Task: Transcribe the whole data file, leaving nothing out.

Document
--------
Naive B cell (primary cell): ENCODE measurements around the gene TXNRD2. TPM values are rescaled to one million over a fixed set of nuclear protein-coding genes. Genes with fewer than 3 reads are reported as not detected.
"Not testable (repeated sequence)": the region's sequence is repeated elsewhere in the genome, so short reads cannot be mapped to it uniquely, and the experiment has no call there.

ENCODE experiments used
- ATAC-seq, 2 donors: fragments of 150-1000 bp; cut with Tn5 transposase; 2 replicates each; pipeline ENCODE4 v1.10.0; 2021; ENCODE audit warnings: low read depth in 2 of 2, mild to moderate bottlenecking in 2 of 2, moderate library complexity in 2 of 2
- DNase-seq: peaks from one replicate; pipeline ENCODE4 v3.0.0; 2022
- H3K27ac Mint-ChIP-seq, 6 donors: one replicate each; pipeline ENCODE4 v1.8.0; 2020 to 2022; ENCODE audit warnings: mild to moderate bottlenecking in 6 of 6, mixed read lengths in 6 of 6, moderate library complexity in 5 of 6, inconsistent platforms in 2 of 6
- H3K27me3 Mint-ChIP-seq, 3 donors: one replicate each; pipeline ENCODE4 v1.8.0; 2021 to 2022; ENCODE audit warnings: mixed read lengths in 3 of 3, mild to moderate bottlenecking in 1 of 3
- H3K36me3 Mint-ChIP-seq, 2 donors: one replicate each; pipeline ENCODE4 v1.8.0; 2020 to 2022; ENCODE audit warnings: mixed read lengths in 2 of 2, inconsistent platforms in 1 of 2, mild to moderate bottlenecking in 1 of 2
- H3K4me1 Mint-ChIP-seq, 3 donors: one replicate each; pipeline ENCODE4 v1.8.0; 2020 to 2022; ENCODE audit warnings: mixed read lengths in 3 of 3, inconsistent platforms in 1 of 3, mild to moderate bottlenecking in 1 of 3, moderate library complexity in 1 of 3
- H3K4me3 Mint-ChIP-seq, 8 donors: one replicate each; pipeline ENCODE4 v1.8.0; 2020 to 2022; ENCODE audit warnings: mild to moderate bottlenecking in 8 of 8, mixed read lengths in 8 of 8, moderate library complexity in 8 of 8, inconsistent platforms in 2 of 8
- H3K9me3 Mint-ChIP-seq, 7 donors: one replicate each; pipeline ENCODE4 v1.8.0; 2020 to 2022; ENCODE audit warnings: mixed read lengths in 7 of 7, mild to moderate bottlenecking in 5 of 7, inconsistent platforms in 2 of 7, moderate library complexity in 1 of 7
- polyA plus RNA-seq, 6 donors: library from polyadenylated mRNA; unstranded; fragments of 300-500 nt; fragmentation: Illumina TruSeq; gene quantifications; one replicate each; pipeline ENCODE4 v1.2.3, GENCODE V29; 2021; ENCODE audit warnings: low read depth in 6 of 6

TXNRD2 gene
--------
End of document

Naive B cell (primary cell): ENCODE measurements around the gene TXNRD2. TPM values are rescaled to one million over a fixed set of nuclear protein-coding genes. Genes with fewer than 3 reads are reported as not detected.
"Not testable (repeated sequence)": the region's sequence is repeated elsewhere in the genome, so short reads cannot be mapped to it uniquely, and the experiment has no call there.

ENCODE experiments used
- ATAC-seq, 2 donors: fragments of 150-1000 bp; cut with Tn5 transposase; 2 replicates each; pipeline ENCODE4 v1.10.0; 2021; ENCODE audit warnings: low read depth in 2 of 2, mild to moderate bottlenecking in 2 of 2, moderate library complexity in 2 of 2
- DNase-seq: peaks from one replicate; pipeline ENCODE4 v3.0.0; 2022
- H3K27ac Mint-ChIP-seq, 6 donors: one replicate each; pipeline ENCODE4 v1.8.0; 2020 to 2022; ENCODE audit warnings: mild to moderate bottlenecking in 6 of 6, mixed read lengths in 6 of 6, moderate library complexity in 5 of 6, inconsistent platforms in 2 of 6
- H3K27me3 Mint-ChIP-seq, 3 donors: one replicate each; pipeline ENCODE4 v1.8.0; 2021 to 2022; ENCODE audit warnings: mixed read lengths in 3 of 3, mild to moderate bottlenecking in 1 of 3
- H3K36me3 Mint-ChIP-seq, 2 donors: one replicate each; pipeline ENCODE4 v1.8.0; 2020 to 2022; ENCODE audit warnings: mixed read lengths in 2 of 2, inconsistent platforms in 1 of 2, mild to moderate bottlenecking in 1 of 2
- H3K4me1 Mint-ChIP-seq, 3 donors: one replicate each; pipeline ENCODE4 v1.8.0; 2020 to 2022; ENCODE audit warnings: mixed read lengths in 3 of 3, inconsistent platforms in 1 of 3, mild to moderate bottlenecking in 1 of 3, moderate library complexity in 1 of 3
- H3K4me3 Mint-ChIP-seq, 8 donors: one replicate each; pipeline ENCODE4 v1.8.0; 2020 to 2022; ENCODE audit warnings: mild to moderate bottlenecking in 8 of 8, mixed read lengths in 8 of 8, moderate library complexity in 8 of 8, inconsistent platforms in 2 of 8
- H3K9me3 Mint-ChIP-seq, 7 donors: one replicate each; pipeline ENCODE4 v1.8.0; 2020 to 2022; ENCODE audit warnings: mixed read lengths in 7 of 7, mild to moderate bottlenecking in 5 of 7, inconsistent platforms in 2 of 7, moderate library complexity in 1 of 7
- polyA plus RNA-seq, 6 donors: library from polyadenylated mRNA; unstranded; fragments of 300-500 nt; fragmentation: Illumina TruSeq; gene quantifications; one replicate each; pipeline ENCODE4 v1.2.3, GENCODE V29; 2021; ENCODE audit warnings: low read depth in 6 of 6

TXNRD2 gene